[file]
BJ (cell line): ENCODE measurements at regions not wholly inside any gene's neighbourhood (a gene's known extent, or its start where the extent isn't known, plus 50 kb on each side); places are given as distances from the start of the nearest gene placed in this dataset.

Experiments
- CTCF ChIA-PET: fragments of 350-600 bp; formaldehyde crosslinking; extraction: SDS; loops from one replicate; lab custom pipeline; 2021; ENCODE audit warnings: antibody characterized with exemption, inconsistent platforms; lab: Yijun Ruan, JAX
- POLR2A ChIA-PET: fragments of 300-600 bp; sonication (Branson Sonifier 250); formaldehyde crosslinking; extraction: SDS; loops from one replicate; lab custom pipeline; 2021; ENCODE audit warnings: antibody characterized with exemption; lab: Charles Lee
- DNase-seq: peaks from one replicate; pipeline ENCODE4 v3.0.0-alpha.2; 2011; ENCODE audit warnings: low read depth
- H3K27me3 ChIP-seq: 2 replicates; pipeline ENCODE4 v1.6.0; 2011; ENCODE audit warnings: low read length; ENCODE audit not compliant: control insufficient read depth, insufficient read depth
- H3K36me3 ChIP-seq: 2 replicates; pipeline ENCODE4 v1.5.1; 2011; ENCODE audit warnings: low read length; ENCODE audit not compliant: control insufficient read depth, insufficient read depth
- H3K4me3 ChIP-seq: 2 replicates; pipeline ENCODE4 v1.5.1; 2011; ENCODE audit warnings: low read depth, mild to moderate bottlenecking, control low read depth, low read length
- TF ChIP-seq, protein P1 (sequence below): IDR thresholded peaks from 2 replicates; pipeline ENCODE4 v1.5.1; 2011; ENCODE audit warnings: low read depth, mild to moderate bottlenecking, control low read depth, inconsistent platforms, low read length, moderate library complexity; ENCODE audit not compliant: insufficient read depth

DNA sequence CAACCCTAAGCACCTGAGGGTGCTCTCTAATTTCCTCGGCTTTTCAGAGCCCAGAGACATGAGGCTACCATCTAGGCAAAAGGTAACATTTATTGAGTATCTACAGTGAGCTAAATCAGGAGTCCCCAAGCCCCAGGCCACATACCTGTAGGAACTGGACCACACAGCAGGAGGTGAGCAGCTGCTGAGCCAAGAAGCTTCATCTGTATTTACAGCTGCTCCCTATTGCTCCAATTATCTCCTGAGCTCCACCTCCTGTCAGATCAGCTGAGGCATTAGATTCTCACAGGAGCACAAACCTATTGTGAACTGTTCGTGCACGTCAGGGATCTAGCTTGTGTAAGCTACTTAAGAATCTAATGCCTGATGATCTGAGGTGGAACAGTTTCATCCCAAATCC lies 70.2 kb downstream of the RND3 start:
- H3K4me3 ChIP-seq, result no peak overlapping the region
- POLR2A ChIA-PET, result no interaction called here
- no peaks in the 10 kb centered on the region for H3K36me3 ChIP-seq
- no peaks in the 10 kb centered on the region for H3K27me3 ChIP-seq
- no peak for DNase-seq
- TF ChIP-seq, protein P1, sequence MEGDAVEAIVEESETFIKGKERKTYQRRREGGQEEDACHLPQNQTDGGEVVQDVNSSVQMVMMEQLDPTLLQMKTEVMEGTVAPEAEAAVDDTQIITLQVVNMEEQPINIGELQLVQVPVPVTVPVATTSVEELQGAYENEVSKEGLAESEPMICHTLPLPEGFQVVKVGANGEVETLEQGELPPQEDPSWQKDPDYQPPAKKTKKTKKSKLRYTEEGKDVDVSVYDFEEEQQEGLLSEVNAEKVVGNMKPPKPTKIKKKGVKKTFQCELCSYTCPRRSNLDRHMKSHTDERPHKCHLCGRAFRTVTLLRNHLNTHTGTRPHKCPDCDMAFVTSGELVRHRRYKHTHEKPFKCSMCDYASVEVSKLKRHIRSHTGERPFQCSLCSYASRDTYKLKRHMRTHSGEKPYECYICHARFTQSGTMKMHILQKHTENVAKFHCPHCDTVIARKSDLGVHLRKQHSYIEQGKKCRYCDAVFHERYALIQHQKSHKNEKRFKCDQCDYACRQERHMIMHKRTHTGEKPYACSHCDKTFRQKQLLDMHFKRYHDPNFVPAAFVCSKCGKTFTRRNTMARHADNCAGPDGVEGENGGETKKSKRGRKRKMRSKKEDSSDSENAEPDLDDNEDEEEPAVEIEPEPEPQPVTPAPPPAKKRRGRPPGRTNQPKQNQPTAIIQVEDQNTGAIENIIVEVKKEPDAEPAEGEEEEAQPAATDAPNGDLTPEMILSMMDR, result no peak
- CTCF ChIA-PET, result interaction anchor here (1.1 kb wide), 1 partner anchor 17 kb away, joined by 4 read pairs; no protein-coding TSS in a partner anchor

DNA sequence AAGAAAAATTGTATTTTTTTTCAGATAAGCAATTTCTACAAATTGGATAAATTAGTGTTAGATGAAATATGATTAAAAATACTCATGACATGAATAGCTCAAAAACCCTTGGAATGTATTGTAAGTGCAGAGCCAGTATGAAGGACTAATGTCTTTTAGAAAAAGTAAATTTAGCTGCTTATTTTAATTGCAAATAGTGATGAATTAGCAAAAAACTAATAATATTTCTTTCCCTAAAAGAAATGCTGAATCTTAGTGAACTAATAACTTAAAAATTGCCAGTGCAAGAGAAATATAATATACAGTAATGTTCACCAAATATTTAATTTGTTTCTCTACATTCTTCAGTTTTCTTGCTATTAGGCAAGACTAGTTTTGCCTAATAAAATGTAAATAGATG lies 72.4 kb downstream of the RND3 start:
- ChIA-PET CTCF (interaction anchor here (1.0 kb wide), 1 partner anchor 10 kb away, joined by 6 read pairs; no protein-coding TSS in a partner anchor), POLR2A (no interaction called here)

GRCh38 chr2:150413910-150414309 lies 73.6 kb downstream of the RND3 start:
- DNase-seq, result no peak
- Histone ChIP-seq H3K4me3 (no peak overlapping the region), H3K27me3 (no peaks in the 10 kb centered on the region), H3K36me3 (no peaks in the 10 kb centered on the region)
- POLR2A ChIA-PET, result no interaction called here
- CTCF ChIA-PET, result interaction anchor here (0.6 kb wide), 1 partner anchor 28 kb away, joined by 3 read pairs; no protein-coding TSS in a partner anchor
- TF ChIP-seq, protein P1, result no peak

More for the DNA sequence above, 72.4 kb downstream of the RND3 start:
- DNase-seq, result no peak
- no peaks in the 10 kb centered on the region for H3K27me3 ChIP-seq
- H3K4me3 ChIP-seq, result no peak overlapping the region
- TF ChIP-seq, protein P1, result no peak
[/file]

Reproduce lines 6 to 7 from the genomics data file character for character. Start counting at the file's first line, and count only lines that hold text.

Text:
- H3K27me3 ChIP-seq: 2 replicates; pipeline ENCODE4 v1.6.0; 2011; ENCODE audit warnings: low read length; ENCODE audit not compliant: control insufficient read depth, insufficient read depth
- H3K36me3 ChIP-seq: 2 replicates; pipeline ENCODE4 v1.5.1; 2011; ENCODE audit warnings: low read length; ENCODE audit not compliant: control insufficient read depth, insufficient read depth